Oscar Ugarte

Real name: Ugarteche, Oscar Juan
(3 April 1912 - 20 October 1990)
Place of birth:
Buenos Aires Argentina
Néstor Pinsón

he one who had been a boy with an excellent figure, tough appearance, dark haired, with Indian eyes and who was born quite near the corner of Garay and Solís, in the southern area of the Capital city, passed away at age 78.

Soon after his birth his family settled in Banfield, then a locality bordering the countryside. It was quite different to the crowded city of nowadays.

When the Antena magazine interviewed him at the house of his childhood days on January 26, 1935 he said the following: «I only attended grade school. I had to contribute some money for my family, something that was very common by that time. So for five years I was errand boy for a printing house. As for singing, I always liked it and I may have had some capabilities because, years later, when I was a boy, I was always requested for family meetings, parties or celebrations or, otherwise, I would invite myself, just in case».

Someone who had heard him took him to visit, no less than Rosita Quiroga, then a renowned female singer that was appearing on LR2 Radio Argentina. After she heard him she liked him so much that that very day his rendering of “Anclao en París” was broadcasted.

Not fully satisfied with that, he talked to Pablo Osvaldo Valle, then a renowned radio director, who at once hired him for Radio Nacional, soon before it would become Radio Belgrano. His official debut was on May 1, 1932.

That same year an important landmark in his career took place. The most famous soap opera on the radio of the decade, Chispazos de tradición, which aired a different play each month, but with many of its characters unchanged —the good, the bad, the comic, the hero—, requested him to join the cast. Then he became a leading young man-singer known as Juan Manuel in fiction. After a successful time he was seized by a long loss of voice.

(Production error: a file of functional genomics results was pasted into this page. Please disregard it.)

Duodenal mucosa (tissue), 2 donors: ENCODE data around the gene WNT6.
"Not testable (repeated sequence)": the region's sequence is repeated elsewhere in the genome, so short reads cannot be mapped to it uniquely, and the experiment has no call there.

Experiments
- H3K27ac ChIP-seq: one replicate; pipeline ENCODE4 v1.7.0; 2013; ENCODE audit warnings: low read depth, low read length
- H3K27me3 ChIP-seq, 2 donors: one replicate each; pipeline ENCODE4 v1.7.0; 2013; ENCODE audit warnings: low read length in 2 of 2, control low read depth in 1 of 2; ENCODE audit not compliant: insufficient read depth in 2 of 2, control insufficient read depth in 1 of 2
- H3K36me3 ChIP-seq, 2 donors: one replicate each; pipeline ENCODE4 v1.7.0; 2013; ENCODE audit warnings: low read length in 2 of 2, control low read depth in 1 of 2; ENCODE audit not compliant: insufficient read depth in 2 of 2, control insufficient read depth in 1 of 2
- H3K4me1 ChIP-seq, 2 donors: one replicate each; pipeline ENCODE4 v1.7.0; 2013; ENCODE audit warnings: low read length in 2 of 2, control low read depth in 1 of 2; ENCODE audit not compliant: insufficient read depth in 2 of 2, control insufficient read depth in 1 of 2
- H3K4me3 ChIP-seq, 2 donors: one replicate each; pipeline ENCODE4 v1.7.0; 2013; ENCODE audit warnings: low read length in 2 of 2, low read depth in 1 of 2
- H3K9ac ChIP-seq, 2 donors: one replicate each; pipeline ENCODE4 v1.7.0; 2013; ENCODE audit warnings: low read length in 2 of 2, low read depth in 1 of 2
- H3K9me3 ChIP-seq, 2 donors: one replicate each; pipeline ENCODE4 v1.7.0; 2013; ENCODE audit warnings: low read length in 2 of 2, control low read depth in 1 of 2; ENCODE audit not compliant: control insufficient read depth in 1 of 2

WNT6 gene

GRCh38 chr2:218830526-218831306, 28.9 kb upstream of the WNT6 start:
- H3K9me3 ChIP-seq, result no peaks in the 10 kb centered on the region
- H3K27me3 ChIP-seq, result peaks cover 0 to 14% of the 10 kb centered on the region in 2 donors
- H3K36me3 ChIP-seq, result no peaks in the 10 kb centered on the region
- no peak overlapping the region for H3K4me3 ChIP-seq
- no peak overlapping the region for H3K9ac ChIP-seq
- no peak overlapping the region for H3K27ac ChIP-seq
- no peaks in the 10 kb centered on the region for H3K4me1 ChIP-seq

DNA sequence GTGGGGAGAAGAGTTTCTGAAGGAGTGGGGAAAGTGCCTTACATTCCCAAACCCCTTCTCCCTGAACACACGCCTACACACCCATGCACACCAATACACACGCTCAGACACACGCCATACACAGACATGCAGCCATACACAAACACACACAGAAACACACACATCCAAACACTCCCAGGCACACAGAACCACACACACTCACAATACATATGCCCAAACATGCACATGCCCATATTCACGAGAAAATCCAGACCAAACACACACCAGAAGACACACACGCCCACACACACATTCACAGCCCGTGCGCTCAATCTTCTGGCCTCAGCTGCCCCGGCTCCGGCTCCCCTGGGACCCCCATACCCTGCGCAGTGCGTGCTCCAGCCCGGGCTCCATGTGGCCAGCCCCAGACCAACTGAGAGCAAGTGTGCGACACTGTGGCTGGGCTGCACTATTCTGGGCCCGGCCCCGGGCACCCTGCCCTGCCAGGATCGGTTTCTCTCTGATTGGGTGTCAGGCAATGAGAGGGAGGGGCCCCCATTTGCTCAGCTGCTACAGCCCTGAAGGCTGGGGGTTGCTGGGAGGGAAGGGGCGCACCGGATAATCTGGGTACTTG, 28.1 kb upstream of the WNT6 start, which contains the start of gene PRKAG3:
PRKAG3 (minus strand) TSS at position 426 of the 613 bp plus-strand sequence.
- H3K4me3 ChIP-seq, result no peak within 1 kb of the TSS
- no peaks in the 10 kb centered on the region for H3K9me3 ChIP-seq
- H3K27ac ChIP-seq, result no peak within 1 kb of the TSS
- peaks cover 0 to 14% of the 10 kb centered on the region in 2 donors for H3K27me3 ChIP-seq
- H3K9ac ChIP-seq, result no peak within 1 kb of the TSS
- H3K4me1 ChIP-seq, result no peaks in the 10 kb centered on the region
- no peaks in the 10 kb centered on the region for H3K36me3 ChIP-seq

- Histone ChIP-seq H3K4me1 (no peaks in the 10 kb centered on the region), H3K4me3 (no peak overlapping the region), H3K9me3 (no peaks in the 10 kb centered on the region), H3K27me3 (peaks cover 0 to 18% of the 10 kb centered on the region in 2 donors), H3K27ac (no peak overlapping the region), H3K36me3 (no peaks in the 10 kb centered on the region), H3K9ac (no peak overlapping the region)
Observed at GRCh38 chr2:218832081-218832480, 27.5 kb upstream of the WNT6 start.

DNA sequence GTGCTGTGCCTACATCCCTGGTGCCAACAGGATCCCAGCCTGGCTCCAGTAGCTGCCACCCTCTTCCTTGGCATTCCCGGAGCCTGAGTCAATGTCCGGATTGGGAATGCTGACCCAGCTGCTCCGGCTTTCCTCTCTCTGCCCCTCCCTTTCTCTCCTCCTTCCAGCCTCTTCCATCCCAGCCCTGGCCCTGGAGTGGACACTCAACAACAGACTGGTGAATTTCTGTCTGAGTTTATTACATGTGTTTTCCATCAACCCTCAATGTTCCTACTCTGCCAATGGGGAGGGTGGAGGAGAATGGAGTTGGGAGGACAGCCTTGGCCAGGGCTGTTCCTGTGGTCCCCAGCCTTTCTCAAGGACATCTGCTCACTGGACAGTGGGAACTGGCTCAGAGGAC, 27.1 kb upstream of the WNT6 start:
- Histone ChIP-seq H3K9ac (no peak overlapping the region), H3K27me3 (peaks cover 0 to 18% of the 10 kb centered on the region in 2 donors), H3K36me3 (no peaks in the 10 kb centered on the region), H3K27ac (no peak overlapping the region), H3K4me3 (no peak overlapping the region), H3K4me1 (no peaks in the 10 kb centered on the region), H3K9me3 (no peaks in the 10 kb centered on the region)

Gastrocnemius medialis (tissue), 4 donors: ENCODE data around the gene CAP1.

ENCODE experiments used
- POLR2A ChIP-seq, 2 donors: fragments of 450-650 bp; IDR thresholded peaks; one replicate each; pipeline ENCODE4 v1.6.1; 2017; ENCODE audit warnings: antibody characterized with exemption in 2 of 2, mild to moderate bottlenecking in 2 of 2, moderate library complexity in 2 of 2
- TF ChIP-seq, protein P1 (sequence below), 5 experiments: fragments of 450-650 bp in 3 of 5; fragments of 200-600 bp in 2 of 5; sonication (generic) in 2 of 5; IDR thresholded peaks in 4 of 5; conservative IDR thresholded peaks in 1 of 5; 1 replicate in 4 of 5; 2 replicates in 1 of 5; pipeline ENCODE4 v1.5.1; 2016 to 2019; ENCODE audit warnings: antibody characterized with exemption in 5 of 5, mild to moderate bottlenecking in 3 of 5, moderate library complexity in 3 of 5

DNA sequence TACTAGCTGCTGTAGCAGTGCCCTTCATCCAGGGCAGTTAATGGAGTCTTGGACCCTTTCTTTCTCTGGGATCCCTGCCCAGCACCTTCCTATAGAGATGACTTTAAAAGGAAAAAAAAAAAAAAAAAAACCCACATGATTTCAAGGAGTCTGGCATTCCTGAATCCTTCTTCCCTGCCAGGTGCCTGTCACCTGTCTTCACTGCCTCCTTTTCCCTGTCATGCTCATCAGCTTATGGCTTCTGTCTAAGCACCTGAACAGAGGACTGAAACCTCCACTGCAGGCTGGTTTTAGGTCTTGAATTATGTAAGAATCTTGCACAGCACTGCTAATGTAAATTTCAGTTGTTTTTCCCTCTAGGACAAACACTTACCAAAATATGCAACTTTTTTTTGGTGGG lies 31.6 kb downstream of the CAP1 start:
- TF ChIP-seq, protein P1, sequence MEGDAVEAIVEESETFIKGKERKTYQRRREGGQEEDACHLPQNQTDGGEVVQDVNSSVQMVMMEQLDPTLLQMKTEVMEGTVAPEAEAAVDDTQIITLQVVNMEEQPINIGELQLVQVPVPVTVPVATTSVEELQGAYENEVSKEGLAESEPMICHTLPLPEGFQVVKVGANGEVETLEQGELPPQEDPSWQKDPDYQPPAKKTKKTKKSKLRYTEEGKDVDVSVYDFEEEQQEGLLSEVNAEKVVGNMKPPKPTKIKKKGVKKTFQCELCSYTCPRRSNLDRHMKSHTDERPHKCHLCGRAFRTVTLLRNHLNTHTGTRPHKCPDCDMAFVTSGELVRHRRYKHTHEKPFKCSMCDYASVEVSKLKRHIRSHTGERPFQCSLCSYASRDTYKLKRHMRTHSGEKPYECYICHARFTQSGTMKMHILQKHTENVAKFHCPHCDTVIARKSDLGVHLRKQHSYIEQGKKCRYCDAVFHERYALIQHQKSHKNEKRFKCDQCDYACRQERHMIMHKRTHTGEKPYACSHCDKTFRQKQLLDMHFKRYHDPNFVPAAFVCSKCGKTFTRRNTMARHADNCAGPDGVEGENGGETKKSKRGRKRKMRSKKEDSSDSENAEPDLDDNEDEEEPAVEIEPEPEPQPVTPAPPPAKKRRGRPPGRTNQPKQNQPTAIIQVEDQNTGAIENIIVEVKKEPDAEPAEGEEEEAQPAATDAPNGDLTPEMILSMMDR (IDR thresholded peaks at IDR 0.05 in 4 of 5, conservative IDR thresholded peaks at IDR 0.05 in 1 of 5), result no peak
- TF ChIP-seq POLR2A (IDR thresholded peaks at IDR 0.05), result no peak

The group had already started to appear in movie theaters and at theaters of different neighborhoods on weekends. The listeners, especially women, that wanted to see in person the owners of those admired voices crowded the theaters. As his affection did not heal and he was unable to sing, the director thought that he with other ones would dance a pericón (folk dance). But the vocal problem continued and the scriptwriter decided that his character had to die. And so it happened. On a radio broadcast the narrator announced that Juan Manuel had died in a quarrel or something similar. So Ugarte had to hit the road.

In an interview he recalled: «At the Palace Medrano, after the show, I spent more than an hour to get back to my plain clothes and, when I got out of the dressing room with the actor that impersonated the famous Churrinche, we were surprised to see the foyer crowded with women». Apparently, when they tried to get through they were attacked by the female pack that tore coats and shirts. With a great effort they managed to go out and get on a taxi cab that was parked at the entrance door.

Ugarte was the classic national singer. So were known those whose songbooks included tangos but also different genres of the province of Buenos Aires: songs, petit waltzes, cifras, estilos, milongas, some little zamba and other styles. The radio was the venue where he was most comfortable so much so that Radio El Mundo hired him for twenty years. He was always accompanied by the staff guitar players of the radio station. The most customary guitarists were Jaime Vila, Antonio Ciaccio and José Cortecce.

In 1938 he was vocalist of an aggregation with a short tenure, the Orquesta Típica Los Ases. Among the members of the latter were Ferruccio Marzán, Antonio Rodio, Miguel Nijensohn and Ernesto Franco. Like many other artists of his time, when he had no other engagements, he made numerous tours throughout the cities of the interior.

It is hard to understand why after so many years on the radio he very seldom visited the recording studios.

In July 1932 he recorded two numbers for the Orquesta Típica Víctor: “Sin amparo”, waltz by Miguel Padula and Nicolás Trimani and the ranchera “No arrebaten que hay pa´todos”, by Sócrates Chiericatti and Felipe Gavazzo.

In 1935, a few days after Carlos Gardel’s death, he committed to record the best-remembered piece, “Unidos en la muerte”, homage to the Zorzal Criollo.